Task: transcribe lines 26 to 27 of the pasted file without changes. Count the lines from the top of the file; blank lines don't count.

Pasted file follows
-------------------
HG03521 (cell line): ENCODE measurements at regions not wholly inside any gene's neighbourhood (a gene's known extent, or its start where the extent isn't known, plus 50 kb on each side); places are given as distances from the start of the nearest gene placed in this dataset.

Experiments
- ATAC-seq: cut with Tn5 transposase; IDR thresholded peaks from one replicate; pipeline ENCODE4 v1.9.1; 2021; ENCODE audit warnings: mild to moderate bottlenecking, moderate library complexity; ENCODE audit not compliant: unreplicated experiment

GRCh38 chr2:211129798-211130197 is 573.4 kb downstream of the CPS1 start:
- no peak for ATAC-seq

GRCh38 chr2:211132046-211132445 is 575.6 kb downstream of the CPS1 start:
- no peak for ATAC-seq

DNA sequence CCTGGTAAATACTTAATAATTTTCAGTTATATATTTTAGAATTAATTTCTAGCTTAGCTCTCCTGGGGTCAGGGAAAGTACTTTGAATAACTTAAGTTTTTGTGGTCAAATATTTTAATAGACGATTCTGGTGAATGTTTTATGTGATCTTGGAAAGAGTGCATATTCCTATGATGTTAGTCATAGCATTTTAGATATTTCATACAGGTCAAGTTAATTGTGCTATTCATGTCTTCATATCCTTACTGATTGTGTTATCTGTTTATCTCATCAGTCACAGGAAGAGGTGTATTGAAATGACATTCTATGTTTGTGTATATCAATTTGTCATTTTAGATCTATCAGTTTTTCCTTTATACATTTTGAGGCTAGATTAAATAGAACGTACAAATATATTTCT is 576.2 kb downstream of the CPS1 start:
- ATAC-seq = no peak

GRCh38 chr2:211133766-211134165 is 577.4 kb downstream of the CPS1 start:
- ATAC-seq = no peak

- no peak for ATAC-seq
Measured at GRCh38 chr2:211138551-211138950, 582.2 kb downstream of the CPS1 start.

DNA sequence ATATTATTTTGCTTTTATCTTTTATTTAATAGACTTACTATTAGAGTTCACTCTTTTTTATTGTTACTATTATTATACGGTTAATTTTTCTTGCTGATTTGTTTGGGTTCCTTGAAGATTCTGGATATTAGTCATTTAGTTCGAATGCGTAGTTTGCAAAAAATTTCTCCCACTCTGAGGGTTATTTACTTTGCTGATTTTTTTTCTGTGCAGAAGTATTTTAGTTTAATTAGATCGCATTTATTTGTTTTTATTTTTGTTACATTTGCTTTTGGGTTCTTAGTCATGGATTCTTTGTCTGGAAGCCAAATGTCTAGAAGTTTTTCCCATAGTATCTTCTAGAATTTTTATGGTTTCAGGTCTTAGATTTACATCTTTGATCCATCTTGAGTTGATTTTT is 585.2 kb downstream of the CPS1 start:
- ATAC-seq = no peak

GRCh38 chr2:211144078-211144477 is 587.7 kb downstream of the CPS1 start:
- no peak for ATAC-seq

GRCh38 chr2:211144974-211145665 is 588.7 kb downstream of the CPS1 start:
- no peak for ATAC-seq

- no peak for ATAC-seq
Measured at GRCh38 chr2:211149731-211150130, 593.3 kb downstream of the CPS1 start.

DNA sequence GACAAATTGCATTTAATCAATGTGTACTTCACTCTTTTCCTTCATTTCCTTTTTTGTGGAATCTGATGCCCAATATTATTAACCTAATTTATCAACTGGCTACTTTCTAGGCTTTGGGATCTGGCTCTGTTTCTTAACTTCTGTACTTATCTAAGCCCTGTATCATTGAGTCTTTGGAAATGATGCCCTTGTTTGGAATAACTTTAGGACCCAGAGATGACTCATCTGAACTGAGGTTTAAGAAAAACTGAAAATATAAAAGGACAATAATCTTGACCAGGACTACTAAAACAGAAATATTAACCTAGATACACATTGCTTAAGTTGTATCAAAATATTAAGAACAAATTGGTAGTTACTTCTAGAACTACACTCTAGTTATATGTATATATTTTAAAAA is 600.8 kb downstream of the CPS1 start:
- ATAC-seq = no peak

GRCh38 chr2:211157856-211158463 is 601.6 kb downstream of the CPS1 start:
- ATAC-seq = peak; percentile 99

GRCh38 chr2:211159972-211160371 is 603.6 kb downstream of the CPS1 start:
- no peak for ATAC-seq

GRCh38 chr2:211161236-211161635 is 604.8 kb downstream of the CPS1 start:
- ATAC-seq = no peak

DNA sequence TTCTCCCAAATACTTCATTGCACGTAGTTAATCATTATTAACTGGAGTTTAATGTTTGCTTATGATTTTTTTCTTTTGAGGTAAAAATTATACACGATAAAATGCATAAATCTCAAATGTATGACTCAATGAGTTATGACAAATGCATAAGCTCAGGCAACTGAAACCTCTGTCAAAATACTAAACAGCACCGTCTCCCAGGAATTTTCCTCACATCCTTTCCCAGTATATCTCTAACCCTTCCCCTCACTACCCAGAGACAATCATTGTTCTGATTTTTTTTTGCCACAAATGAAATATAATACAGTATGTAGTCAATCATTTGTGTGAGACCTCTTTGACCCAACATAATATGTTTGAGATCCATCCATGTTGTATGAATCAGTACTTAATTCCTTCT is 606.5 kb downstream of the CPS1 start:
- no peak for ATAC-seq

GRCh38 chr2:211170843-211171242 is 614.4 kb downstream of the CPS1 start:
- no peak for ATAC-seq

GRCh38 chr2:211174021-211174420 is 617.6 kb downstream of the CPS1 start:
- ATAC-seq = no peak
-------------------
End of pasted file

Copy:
GRCh38 chr2:211159972-211160371 is 603.6 kb downstream of the CPS1 start:
- no peak for ATAC-seq